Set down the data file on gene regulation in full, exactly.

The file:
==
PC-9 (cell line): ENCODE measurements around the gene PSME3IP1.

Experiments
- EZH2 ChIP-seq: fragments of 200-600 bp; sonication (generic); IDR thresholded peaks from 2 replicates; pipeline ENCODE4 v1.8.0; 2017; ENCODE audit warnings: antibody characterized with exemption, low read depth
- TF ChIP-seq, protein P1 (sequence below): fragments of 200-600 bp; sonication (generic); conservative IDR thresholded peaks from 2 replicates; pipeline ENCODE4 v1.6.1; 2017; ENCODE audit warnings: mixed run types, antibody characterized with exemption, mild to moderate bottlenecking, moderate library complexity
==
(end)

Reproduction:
PC-9 (cell line): ENCODE measurements around the gene PSME3IP1.

Experiments
- EZH2 ChIP-seq: fragments of 200-600 bp; sonication (generic); IDR thresholded peaks from 2 replicates; pipeline ENCODE4 v1.8.0; 2017; ENCODE audit warnings: antibody characterized with exemption, low read depth
- TF ChIP-seq, protein P1 (sequence below): fragments of 200-600 bp; sonication (generic); conservative IDR thresholded peaks from 2 replicates; pipeline ENCODE4 v1.6.1; 2017; ENCODE audit warnings: mixed run types, antibody characterized with exemption, mild to moderate bottlenecking, moderate library complexity